Amount of US weaponry delivered to Ukraine revealed
Some 80% of the M777 howitzers and half of the 155mm ammunition for them – promised to Ukraine by US President Joe Biden last month – have already been delivered, the Department of Defense said on Monday.
The US military also said it has supplied nearly all the counter-battery and anti-aircraft radars and 5,000 Javelin anti-tank missiles pledged, but no helicopters just yet.
The figures came from a background briefing at the Pentagon on Monday, where an unnamed American defense official gave reporters the official account of Washington’s military aid to Kiev.
Biden initially promised Ukraine 18 howitzers, but later added another 72, along with 140,000 rounds of 155mm ammunition, ten counter-artillery radars, two air surveillance radars, 200 M113 armored personnel carriers, 100 humvees and 11 Mi-17 helicopters.
According to the Pentagon, half of the 155mm ammunition is already in Ukrainian hands, and more is headed over every day. A total of 72 howitzers have been delivered, along with “nearly all” the radars. A total of 14 cargo flights departed the US over the past 24 hours, and 11 more are expected over the next day, along with 23 flights from five other countries.
These supply flights reportedly land in Poland, from where the weapons are taken across the Ukrainian border by road and rail.
The Pentagon also revealed that the training of Ukrainian troops on the new howitzers is taking place in Germany. Florida National Guard troops based there, which had previously deployed to Ukraine for training, have taken over the howitzer drills from original Canadian instructors. More than 170 Ukrainian troops have already been trained in handling the M777s, and another 50 are completing their training, the official said.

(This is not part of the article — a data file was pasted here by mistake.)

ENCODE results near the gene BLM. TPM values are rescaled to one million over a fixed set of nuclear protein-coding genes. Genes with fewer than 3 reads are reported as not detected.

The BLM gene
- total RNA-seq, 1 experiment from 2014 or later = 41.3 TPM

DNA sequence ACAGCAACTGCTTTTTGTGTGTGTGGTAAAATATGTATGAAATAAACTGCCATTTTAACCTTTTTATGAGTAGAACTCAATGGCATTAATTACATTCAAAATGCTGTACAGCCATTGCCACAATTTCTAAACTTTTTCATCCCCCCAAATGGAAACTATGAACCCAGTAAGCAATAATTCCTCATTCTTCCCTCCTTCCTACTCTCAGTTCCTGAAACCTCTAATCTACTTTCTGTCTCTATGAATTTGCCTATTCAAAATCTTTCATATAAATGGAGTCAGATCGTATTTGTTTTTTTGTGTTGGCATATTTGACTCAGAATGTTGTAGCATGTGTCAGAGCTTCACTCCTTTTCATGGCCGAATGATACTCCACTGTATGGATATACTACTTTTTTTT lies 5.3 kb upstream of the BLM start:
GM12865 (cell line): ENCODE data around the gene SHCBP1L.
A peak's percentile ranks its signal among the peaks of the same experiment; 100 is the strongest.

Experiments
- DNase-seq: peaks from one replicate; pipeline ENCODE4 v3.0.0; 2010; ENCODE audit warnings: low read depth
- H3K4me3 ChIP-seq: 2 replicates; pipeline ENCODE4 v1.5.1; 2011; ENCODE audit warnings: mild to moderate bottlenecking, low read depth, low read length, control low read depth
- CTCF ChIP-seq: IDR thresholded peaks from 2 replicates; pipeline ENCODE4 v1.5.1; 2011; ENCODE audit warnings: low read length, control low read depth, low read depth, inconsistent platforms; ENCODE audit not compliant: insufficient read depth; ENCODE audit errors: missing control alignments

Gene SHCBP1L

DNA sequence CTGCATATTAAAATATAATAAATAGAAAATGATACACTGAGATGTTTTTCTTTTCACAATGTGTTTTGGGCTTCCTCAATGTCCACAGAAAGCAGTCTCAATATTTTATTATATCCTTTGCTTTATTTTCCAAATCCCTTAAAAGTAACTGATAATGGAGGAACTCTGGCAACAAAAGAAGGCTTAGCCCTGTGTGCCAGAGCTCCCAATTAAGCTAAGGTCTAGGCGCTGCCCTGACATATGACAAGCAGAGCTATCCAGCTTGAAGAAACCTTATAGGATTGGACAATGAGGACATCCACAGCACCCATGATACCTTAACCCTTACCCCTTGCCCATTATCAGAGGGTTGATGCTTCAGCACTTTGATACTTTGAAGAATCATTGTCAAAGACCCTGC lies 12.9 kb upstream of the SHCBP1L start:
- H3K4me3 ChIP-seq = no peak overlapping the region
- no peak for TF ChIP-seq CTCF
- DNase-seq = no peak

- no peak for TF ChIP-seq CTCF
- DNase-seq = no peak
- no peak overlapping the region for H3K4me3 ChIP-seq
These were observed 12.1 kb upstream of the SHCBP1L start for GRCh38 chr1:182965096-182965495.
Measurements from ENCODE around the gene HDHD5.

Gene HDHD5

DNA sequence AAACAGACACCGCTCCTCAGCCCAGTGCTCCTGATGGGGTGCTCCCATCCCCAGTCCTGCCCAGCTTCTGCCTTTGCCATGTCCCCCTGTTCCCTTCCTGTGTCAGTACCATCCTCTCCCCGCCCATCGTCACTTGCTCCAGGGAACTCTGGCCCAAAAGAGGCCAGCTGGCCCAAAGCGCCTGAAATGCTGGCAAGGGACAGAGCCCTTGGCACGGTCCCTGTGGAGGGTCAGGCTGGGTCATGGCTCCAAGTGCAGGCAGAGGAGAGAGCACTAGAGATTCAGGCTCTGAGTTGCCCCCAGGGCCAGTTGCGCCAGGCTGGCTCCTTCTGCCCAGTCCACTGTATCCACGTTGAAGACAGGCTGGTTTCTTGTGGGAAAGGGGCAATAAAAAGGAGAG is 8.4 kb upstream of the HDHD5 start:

A group of 20 Ukrainians have started a week-long training course in using the Phoenix Ghost tactical drones, the official added. However, the Mi-17 helicopters have yet to be delivered to Kiev.
Another detail disclosed by the Pentagon is that Ukraine has so far received 5,000 Javelin anti-tank missiles. The US military has been raiding its own stockpiles for both the Javelins and the Stinger anti-aircraft missiles, as their manufacturer, Raytheon, complained last week the components to make more were in short supply.
Since February 24, the US has pledged nearly $15 billion in military aid to Kiev, more than double Ukraine’s entire military budget for 2021. Last week, Congress approved a bill that would enable the White House to send nearly unlimited quantities and types of weapons and ammunition using a WWII-era “lend-lease” mechanism.
According to the Russian Ministry of Defense, Ukrainian armed forces have lost 1,246 artillery weapons, not counting multiple rocket launcher systems, since the start of the hostilities. Russia has also repeatedly targeted warehouses storing equipment sent from the West.
Russia attacked the neighboring state in late February, following Ukraine’s failure to implement the terms of the Minsk agreements, first signed in 2014, and Moscow’s eventual recognition of the Donbass republics of Donetsk and Lugansk. The German- and French-brokered protocols were designed to give the breakaway regions special status within the Ukrainian state.
The Kremlin has since demanded that Ukraine officially declare itself a neutral country that will never join the US-led NATO military bloc. Kiev insists the Russian offensive was completely unprovoked and has denied claims it was planning to retake the two republics by force.